Car Rage – A More Fitting Term

Road rage is defined as “violent anger caused by the stress and frustration involved in driving a motor vehicle in difficult conditions”.  The term has some nice alliteration but a more fitting term would be “car rage”.  Perhaps we use road rage because we don’t want to acknowledge the damage and deaths that our passionate and loving embrace of the automobile causes.  Tens of thousands of deaths every year, yet rarely a headline in the paper.  The deaths are in the paper, just in the small print area inside with some short explanations that will impugn the non-auto parties at every turn.  Lots of mentions of crosswalks, lighting conditions, and visibility of clothing but few notes about Big Gulps, radio fiddling, use of phones, makeup application, driving history, or attention paid to road.

If you walk, or ride the bus, or ride a bicycle you don’t experience the same elevation of pulse, stress level, and anger as experienced when driving – especially at high speeds.  It seems mostly confined to the experience of driving in an automobile.  So perhaps we should retire “road rage” and start using “car rage”.  It won’t do much for the victims but it will at least change the conversation a bit and recognize that the most aggressive parties on our roads (which includes in front of our homes, schools, and businesses) are those using motor vehicles.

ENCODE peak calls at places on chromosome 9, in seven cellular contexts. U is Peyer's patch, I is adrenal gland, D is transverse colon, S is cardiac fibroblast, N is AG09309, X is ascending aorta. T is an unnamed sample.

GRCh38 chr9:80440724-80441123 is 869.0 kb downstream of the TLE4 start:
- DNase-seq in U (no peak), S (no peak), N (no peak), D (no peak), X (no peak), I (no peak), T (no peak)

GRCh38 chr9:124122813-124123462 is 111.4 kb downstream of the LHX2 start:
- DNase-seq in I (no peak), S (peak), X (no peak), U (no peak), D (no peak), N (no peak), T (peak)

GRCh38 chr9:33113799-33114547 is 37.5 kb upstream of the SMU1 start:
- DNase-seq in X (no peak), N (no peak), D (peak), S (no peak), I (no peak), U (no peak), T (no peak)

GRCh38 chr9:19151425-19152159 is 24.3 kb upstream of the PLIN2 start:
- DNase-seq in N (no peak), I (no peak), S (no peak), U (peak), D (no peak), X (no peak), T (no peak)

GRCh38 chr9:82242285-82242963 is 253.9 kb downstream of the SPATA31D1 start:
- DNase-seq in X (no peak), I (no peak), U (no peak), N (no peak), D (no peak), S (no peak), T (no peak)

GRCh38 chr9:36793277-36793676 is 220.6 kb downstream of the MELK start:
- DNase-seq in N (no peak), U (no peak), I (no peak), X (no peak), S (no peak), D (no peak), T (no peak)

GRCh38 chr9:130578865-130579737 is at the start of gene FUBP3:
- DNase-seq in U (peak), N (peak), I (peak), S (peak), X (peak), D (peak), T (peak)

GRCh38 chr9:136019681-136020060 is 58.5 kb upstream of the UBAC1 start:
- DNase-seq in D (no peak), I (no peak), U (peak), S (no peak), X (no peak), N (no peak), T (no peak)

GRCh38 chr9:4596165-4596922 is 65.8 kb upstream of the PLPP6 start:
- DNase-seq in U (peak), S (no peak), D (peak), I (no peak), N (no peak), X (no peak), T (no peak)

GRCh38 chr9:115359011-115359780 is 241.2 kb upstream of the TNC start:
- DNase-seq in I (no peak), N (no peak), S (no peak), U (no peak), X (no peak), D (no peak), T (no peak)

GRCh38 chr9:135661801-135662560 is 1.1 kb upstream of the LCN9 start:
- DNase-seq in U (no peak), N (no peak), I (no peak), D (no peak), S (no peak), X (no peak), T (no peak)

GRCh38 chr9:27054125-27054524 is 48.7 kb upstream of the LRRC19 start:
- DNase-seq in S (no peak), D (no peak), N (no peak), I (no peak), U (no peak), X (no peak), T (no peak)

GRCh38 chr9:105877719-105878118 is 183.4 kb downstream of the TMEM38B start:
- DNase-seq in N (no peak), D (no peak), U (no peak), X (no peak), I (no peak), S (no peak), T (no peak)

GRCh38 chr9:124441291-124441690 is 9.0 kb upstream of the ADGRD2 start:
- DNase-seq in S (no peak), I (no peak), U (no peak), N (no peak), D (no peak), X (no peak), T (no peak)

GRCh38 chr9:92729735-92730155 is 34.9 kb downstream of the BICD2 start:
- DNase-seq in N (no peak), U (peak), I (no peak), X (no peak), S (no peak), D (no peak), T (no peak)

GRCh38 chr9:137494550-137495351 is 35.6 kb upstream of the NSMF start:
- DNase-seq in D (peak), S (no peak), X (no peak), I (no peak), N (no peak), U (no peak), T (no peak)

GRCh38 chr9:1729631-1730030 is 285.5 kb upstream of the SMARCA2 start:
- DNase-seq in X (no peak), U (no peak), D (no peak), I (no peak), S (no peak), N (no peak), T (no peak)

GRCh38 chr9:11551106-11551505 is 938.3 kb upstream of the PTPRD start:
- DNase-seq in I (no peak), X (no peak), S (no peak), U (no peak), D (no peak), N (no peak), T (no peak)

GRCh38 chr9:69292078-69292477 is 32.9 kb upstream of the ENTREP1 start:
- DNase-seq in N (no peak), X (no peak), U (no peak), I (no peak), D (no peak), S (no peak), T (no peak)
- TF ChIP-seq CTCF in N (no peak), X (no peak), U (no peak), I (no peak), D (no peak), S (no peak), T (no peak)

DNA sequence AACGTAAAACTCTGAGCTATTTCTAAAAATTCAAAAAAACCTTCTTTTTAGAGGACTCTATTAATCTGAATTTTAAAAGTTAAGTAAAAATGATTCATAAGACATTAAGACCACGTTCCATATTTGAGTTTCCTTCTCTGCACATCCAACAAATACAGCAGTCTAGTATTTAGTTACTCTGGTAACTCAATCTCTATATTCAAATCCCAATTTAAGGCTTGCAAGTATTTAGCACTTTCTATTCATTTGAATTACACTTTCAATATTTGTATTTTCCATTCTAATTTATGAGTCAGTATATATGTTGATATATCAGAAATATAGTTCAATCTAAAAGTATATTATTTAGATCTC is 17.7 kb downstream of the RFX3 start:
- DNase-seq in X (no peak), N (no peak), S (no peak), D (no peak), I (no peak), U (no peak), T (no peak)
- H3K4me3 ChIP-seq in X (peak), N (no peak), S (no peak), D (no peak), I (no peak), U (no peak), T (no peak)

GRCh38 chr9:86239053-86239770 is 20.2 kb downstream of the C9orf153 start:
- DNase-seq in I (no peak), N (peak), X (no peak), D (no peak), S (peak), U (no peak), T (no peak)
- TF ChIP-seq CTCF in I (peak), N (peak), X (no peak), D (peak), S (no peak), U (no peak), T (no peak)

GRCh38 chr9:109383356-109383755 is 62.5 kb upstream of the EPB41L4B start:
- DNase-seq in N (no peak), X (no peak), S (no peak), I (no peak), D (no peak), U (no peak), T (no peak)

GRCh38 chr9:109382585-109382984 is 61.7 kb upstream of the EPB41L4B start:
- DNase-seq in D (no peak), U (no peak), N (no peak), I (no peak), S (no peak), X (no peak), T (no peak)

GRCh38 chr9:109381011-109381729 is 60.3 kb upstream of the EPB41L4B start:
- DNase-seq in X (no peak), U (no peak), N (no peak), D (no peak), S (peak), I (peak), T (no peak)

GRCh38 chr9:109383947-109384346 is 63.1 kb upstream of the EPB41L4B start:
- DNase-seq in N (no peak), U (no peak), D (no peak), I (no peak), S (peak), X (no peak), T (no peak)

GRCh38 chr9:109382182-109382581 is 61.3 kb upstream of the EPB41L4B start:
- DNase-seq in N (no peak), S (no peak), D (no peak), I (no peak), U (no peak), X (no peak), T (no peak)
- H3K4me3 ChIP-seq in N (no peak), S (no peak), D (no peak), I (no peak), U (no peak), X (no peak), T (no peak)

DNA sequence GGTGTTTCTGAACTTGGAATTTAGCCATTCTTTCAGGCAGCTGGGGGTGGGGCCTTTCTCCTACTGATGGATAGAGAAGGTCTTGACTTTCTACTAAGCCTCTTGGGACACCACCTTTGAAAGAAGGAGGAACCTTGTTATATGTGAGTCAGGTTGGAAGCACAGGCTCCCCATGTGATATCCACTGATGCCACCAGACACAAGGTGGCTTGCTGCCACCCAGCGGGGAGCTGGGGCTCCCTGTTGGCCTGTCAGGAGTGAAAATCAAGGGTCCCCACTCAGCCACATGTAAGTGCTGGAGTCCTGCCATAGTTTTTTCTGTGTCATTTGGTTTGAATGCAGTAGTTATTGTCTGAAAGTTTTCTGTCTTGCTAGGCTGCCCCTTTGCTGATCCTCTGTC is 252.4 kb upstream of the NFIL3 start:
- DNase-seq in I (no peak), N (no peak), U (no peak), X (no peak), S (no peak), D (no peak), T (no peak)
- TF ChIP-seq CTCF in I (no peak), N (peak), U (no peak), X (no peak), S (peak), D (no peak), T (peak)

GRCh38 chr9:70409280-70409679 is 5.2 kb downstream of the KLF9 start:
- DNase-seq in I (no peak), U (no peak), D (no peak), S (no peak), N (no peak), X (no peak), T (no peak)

There is also a definition for “bike rage” and helpfully included in the examples section are all the different attack methods of cyclists.  For some reason, in the road rage entry (below) there not similarly prominent categories regarding attacks by car drivers.

bike rage

Here’s the road rage entry with some bland categories.  The mentions of violence included regard shootings: guns = dangerous, cars = Hello Kitty.  It’s almost like we don’t take the responsibility and risk of driving a massive vehicle at high speeds seriously.

 

 

road rage

Drive safe, drive slow, drive less.  Avoid car rage.

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John P Anderson

I'm a Kansas native living in San Diego. I enjoy learning about environmental issues and connecting with good people that want to make the world a better place. Cheers!

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